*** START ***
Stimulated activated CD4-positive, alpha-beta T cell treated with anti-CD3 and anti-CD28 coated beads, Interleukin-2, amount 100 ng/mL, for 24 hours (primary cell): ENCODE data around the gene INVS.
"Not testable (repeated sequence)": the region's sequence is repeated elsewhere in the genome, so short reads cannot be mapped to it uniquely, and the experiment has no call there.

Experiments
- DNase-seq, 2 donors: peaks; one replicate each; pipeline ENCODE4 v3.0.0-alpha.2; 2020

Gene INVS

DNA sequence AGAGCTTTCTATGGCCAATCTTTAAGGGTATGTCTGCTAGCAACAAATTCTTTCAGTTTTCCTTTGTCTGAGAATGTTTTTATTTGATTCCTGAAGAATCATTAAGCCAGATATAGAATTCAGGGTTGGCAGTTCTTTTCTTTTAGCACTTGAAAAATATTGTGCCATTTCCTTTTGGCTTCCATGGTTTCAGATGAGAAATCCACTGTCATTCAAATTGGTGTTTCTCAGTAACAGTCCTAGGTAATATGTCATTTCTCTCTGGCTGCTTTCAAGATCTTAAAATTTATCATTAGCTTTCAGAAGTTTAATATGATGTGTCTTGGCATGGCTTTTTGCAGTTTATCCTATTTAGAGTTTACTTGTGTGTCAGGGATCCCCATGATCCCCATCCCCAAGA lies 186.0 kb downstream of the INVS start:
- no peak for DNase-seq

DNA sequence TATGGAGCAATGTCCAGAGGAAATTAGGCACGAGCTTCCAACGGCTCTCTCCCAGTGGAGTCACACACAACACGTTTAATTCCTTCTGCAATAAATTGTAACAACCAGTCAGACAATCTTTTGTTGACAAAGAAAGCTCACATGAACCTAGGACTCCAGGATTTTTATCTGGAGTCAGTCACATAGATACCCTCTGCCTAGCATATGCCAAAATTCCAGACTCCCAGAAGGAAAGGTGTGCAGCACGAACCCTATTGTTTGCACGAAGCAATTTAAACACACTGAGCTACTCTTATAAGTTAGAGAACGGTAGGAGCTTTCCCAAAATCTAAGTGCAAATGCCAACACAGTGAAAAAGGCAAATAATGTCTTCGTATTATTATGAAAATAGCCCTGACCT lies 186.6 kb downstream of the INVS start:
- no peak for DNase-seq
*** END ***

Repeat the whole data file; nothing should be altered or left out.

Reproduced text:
Stimulated activated CD4-positive, alpha-beta T cell treated with anti-CD3 and anti-CD28 coated beads, Interleukin-2, amount 100 ng/mL, for 24 hours (primary cell): ENCODE data around the gene INVS.
"Not testable (repeated sequence)": the region's sequence is repeated elsewhere in the genome, so short reads cannot be mapped to it uniquely, and the experiment has no call there.

Experiments
- DNase-seq, 2 donors: peaks; one replicate each; pipeline ENCODE4 v3.0.0-alpha.2; 2020

Gene INVS

DNA sequence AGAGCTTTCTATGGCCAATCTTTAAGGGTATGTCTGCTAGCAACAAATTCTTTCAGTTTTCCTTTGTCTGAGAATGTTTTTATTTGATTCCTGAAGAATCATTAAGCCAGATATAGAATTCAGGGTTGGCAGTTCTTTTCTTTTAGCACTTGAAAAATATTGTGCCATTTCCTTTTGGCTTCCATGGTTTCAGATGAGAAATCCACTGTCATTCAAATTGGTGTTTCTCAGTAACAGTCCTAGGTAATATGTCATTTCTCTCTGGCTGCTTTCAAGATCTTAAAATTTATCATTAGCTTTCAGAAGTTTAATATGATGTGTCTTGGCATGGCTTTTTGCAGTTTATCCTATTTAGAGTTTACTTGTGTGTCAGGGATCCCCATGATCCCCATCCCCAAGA lies 186.0 kb downstream of the INVS start:
- no peak for DNase-seq

DNA sequence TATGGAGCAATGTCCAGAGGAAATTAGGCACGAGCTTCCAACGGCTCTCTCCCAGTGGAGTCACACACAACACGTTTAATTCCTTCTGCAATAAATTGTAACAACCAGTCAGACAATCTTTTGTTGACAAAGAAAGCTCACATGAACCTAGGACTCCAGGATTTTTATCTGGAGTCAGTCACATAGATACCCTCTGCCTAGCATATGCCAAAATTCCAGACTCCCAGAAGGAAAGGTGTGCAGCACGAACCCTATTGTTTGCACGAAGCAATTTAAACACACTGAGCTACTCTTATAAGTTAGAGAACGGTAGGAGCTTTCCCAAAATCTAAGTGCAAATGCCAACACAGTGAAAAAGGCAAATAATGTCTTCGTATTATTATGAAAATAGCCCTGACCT lies 186.6 kb downstream of the INVS start:
- no peak for DNase-seq